Three blind mice. See how they run. Or lift weights. Or perform high-intensity interval training. Sounds like fun, right? That s what researchers out of the University of Jyvaskyla in Finland certainly thought. So, they decided to investigate.
In a recent study published in the February issue of the Journal of Physiology, scientists subjected rodents (rats, not mice) to different exercise modalities and assessed what effect if any the exercises had on brain structure and function. And they found that a good aerobic workout improves gray matter.
Here s what happened: Researchers injected the rodents with a substance used to detect new brain cells and separated them into four groups:
- 1) an aerobic exercise group
- 2) a resistance training group
- 3) a high-intensity interval training, or HIIT, group
- 4) a sedentary control
Each group performed its assigned activity (or non-activity) for six-to-eight weeks.
We know what you re thinking ¦ How does one control and promote exercise among rats?
Well, for the first group, the rats were given a running wheel, which allowed them to run in their cages at their leisure. While individual time and distances varied, most rats utilized the wheel, logging up to several miles per day.
Resistance-training rats climbed a tiny ladder with weights attached to their tails. And the rat-equivalent of HIIT training was surprisingly similar to what humans would perform: Fifteen minutes of three-minute, all-out running bursts on a treadmill followed by two minutes of slow and steady active recovery.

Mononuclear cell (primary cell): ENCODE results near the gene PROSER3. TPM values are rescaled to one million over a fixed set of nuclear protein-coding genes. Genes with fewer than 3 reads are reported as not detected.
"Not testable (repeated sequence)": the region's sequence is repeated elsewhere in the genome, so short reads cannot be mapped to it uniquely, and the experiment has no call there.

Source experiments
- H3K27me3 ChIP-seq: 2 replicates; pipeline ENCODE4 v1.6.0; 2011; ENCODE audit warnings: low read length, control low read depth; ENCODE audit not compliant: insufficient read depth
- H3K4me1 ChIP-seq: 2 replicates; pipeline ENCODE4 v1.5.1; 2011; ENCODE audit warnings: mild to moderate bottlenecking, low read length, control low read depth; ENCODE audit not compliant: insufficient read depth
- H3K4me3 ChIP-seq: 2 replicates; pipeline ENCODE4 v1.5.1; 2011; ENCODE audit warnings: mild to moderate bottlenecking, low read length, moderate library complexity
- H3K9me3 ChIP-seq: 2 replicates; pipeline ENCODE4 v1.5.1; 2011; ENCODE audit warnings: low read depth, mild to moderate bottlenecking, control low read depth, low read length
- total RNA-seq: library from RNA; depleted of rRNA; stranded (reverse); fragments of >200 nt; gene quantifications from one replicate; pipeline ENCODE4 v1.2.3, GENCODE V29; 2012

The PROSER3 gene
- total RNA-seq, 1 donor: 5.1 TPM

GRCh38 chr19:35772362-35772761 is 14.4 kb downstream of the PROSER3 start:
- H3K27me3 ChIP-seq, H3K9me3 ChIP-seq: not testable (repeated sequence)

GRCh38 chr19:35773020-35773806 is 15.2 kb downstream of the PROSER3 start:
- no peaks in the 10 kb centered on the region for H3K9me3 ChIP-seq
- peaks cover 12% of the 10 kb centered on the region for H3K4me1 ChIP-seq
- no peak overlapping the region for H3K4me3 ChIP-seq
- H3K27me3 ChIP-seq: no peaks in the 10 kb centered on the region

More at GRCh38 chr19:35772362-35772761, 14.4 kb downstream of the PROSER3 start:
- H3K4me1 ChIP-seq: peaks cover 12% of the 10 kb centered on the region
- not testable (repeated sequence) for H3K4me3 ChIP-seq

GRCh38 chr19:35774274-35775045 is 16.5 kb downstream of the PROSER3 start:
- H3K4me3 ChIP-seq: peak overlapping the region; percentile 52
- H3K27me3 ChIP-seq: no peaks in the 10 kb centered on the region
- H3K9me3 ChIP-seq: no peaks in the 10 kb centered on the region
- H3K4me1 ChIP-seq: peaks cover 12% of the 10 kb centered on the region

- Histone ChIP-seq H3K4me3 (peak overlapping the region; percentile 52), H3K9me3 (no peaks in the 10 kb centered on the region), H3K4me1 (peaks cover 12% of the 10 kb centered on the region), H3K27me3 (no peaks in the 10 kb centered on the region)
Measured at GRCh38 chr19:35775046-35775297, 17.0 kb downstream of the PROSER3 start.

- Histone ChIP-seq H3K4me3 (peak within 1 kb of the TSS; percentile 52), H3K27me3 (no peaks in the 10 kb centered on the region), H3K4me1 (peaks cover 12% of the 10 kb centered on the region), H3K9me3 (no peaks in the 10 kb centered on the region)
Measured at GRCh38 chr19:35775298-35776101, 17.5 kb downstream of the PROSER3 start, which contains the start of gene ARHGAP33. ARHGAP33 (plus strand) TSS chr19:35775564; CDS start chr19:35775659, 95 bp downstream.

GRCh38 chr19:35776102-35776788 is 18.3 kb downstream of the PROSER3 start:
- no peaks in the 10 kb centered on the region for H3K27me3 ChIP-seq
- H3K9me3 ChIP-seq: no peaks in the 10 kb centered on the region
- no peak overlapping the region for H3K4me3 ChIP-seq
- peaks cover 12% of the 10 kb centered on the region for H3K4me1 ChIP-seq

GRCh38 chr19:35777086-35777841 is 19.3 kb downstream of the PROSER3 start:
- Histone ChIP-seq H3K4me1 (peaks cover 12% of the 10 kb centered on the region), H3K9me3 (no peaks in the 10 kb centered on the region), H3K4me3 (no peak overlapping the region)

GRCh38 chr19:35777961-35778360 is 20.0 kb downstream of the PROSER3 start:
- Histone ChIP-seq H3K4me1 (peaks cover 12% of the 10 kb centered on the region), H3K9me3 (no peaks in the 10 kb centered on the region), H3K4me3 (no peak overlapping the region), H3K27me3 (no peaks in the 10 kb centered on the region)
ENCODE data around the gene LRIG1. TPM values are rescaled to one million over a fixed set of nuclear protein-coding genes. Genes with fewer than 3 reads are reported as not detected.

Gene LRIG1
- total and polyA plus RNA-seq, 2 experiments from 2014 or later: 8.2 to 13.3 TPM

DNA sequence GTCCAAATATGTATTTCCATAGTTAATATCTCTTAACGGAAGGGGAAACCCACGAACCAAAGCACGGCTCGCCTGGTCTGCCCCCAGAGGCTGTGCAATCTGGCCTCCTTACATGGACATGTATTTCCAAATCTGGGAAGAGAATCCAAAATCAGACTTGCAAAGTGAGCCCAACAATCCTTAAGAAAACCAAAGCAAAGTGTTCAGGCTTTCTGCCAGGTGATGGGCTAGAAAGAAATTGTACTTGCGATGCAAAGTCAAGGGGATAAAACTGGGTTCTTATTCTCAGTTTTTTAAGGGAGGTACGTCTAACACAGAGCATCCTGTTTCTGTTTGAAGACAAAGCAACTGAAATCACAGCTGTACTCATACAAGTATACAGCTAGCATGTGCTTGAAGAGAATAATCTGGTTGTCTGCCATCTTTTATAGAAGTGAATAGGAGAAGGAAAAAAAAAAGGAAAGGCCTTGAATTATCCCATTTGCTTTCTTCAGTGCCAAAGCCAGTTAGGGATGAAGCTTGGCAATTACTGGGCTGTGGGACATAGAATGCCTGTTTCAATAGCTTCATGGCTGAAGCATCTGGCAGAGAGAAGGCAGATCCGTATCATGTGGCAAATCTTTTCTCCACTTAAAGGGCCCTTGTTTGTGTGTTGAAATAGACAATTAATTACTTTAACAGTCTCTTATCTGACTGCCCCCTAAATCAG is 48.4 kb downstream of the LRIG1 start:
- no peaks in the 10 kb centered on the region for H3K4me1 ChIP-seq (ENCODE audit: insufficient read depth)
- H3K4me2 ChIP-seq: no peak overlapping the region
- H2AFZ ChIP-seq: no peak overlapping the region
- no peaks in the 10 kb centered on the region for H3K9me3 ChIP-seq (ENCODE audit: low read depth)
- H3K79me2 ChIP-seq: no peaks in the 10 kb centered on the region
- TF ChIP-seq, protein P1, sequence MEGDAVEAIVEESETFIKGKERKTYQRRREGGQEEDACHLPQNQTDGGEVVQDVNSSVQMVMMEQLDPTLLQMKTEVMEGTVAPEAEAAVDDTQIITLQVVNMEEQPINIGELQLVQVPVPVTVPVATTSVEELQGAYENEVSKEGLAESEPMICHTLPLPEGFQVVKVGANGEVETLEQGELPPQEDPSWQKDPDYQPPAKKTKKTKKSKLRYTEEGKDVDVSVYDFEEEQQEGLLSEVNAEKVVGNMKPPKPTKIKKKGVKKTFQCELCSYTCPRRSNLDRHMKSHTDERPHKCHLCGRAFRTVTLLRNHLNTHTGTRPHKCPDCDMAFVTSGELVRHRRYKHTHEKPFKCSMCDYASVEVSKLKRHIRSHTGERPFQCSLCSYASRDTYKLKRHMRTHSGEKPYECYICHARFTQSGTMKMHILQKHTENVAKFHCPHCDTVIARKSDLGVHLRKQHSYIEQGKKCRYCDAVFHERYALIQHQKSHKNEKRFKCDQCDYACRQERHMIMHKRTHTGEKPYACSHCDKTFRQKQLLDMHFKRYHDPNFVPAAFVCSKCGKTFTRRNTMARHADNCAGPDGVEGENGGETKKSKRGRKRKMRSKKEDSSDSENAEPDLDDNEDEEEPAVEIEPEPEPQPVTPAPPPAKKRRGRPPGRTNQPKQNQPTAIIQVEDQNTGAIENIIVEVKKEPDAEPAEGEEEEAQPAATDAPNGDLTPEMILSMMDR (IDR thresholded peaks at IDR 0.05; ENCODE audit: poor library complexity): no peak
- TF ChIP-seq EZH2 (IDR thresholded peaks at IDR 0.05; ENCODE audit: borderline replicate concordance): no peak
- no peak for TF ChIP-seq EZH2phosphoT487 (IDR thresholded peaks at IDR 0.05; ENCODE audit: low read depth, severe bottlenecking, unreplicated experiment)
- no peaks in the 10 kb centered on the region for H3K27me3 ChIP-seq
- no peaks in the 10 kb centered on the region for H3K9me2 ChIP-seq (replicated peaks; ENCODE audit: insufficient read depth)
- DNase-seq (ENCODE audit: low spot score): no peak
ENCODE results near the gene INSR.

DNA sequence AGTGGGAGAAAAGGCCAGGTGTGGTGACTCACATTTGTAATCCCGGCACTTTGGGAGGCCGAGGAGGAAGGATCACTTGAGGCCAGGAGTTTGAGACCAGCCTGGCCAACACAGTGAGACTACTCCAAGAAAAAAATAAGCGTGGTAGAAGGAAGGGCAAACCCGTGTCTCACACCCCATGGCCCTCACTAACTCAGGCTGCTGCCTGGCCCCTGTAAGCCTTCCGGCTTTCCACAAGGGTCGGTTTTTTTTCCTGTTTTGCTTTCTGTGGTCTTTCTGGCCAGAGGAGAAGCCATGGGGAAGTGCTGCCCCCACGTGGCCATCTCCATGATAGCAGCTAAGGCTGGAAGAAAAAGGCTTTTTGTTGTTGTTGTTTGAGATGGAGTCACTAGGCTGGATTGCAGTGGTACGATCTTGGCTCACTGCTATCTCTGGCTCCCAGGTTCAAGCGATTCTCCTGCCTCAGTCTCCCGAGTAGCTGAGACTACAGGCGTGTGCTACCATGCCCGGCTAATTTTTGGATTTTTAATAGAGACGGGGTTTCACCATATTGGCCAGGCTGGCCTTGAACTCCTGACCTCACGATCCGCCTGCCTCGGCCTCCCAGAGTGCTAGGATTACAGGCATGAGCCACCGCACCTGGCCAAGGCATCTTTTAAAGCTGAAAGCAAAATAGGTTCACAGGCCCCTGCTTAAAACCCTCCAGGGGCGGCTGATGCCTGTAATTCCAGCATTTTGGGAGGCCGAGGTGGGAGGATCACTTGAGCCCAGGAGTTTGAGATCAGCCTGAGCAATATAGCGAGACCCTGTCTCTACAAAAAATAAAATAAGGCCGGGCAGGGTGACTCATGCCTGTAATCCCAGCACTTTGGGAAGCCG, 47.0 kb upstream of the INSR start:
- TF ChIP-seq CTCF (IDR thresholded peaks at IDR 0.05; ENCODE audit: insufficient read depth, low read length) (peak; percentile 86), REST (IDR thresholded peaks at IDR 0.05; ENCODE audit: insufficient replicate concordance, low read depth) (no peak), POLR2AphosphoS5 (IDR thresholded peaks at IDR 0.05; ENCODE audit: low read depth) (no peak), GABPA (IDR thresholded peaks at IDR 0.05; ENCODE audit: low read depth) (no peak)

At the conclusion of the six-to-eight-week period, scientists found a marked increase in what s called neurogenesis the creation of new brain cells in a mature brain in certain exercise groups. Specifically, neurogenesis occurred in the hippocampus, the part of the brain responsible for learning and memory.
The cohort experiencing the greatest amount of neurogenesis: The aerobic exercise group.
The HIIT group also showed an increase in neural development, but significantly less than the aerobic-training group. Interestingly, resistance training showed no effect on hippocampal structure and function, suggesting that even rats can be "muscleheads."
According to the study's lead researcher, Dr. Miriam Nokia, the findings have important health implications.
"Sustained aerobic exercise might be most beneficial for brain health also in humans," Dr. Nokia told the New York Times. Animal studies are usually the precursor to human studies, so potential next steps could be to determine whether or not these same findings hold true across human cohorts.
If you're looking not only to improve your heart health or physique, and maybe enhancing your intellect, sustained aerobic exercise might prove useful. That's not to say that HIIT training and resistance exercises aren't beneficial; they may simply lead to other cognitive benefits.